Give Thanks For Your Identity
16 November 2015
This Thanksgiving, countless families will crowd around tables covered in steaming platters and reflect on what they are thankful for. Traditionally, the target of this practice has been expressing gratitude for a year’s bountiful harvest. Over time, as families have become less dependent on their own farm for sustenance, we have taken to giving thanks for the support of our families and friends, or any other important part of our lives that we tend to take for granted throughout the year. This year, as you think about the parts of your life you rely on every day, consider giving thanks for your identity.
Many people don’t give much thought to the security of their identity until it is compromised. However, for all of this confidence, identity theft is not uncommon. Last year, 16 percent of Canadians fell victim to identity theft online, up from 6 percent the year before, according to the Toronto Sun. In a separate survey, the Chartered Professional Accountants of Canada found that 32 percent of all Canadians have incurred some sort of financial fraud in their lives.
Giving thanks for your identity means more than simply appreciating its security, however, it means making strides to ensure you will have it in the future, rather than continuing to chalk it up to luck. Let this Thanksgiving serve as a reminder that you have the power to actively protect your identity. To get you started, keep these safe habits in mind:
- Be on the lookout for phishing emails: Don’t open files, click on links or download programs you receive from strangers. Opening a file from someone you don’t know could expose your system to a computer virus or spyware that captures your passwords or other information you type.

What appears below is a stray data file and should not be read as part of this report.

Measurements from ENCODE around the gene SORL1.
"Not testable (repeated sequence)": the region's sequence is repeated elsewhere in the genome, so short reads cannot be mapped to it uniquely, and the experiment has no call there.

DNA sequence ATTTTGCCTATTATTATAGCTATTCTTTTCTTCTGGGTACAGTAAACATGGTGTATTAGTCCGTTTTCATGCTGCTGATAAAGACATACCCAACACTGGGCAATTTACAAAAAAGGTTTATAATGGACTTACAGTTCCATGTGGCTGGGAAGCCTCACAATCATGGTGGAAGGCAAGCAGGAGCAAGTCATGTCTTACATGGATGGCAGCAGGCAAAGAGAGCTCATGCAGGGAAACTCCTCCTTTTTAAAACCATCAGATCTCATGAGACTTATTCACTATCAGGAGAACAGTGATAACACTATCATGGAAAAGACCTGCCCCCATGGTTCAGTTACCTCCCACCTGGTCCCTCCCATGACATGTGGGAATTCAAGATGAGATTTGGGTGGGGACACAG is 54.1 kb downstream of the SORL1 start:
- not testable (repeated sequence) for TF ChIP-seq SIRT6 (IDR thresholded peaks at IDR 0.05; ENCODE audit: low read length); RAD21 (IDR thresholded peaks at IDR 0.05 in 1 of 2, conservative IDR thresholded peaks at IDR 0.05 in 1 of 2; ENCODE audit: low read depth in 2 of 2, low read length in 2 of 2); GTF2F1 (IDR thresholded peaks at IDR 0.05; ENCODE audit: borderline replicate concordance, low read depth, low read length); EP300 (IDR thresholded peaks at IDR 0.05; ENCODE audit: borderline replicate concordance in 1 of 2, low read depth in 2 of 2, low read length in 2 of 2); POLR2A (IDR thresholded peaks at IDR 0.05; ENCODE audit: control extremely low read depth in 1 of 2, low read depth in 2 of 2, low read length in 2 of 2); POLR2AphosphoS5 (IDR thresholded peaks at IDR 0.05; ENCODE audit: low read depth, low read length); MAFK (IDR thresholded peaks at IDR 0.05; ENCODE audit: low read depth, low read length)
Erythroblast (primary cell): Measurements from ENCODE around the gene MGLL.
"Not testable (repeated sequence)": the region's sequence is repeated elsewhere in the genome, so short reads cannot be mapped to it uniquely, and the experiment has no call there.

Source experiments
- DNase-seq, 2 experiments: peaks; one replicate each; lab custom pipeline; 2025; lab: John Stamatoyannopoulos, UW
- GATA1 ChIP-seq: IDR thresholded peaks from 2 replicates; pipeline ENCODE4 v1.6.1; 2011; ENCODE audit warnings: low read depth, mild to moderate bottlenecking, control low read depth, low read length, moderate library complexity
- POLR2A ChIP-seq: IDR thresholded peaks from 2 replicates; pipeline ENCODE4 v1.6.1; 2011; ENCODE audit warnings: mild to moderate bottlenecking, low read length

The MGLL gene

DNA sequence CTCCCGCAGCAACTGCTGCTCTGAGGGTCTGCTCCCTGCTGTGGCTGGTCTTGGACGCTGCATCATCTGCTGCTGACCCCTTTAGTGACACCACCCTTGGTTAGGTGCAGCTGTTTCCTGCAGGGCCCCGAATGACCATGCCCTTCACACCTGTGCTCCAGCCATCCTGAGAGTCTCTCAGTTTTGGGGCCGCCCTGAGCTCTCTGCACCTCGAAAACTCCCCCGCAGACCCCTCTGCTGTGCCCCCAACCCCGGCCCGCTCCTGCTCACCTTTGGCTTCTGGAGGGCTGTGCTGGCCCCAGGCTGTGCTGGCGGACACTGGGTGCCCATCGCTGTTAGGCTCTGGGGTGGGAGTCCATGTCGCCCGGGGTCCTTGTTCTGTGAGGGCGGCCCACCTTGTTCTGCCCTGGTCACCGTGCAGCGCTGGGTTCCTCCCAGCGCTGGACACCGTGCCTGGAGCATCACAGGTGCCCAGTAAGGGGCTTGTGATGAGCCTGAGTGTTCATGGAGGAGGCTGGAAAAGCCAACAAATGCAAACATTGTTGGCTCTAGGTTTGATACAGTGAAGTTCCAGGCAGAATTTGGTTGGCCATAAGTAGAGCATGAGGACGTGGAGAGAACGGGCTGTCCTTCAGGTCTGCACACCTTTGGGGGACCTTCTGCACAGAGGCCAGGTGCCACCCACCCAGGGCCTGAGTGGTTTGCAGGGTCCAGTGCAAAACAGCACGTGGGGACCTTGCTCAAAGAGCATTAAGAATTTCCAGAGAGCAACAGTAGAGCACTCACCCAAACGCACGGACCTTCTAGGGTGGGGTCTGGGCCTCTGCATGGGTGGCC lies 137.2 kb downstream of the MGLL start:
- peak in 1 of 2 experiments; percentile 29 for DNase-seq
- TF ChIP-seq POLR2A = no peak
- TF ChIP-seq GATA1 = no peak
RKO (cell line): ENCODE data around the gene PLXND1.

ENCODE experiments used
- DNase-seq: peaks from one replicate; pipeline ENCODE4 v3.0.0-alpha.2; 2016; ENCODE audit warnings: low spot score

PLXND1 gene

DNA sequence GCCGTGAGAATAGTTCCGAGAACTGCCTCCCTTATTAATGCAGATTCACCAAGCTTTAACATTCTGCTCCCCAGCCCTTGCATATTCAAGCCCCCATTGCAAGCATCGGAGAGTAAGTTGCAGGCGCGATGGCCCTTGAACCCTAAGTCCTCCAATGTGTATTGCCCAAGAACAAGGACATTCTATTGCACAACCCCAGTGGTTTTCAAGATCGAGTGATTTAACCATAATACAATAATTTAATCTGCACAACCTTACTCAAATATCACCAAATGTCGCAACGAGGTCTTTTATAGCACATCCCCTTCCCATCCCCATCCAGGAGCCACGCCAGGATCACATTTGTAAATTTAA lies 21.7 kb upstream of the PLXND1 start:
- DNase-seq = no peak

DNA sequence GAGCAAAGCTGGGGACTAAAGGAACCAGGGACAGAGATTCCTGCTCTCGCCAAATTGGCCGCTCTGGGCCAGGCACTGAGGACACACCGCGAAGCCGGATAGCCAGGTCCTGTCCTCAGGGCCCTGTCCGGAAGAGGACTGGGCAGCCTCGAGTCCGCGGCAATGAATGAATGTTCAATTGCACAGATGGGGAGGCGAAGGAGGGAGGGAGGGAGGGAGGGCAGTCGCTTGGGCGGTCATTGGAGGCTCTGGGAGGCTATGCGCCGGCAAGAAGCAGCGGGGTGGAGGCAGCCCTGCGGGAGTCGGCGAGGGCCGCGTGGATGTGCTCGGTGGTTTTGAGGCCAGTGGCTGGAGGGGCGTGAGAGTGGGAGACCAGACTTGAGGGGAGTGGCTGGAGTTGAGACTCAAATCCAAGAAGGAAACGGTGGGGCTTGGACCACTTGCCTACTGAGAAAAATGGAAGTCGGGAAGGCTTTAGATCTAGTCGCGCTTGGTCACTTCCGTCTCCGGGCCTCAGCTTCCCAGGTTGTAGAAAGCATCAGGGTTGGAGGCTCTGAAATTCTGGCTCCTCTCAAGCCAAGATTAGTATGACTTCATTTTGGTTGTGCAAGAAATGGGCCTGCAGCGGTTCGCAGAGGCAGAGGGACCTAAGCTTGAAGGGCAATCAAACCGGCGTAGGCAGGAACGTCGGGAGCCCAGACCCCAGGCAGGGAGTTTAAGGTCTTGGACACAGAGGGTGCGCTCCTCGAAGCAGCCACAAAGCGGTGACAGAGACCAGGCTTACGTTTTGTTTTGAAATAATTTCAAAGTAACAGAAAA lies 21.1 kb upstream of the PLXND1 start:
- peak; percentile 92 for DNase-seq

- Stay sharp to avoid scams: If you give out your personal or financial information, make sure you know who is getting it. Don’t share personal information on the phone, through the mail or over the internet unless you’ve initiated the contact yourself or know who you’re dealing with. If a company that claims to have an account with you sends an email asking for personal information, don’t click on links in the email. Instead, type the company name into your web browser, go to its site and contact it through customer service. Or, call the customer service number listed on your account statement to confirm the communication is legitimate.
- Shred unnecessary documents: While people are increasingly vigilant about their security online, physical data theft is still common. Avoid placing any documents that contain your personal information, such as credit offers, insurance forms, checks, bank statements, etc., directly into the garbage. Instead, destroy them with a cross cut shredder first.
- Keep an eye on your credit report: Regularly checking your credit report can help you detect one of the most common forms of identity theft: credit fraud Be sure to review your credit histories with both credit bureaus, as inaccurate activity could show up on one but not the other. To be alerted to certain kinds of suspicious activity as soon as it happens, sign up for a credit monitoring service that can act as a second set of eyes watching over your financial information.
Developing these habits can help empower you to stay vigilant so that next year you can give thanks once again for your secure identity.
For more information on how to protect your identity, or to sign up for a credit monitoring service, contact Identity Guard today.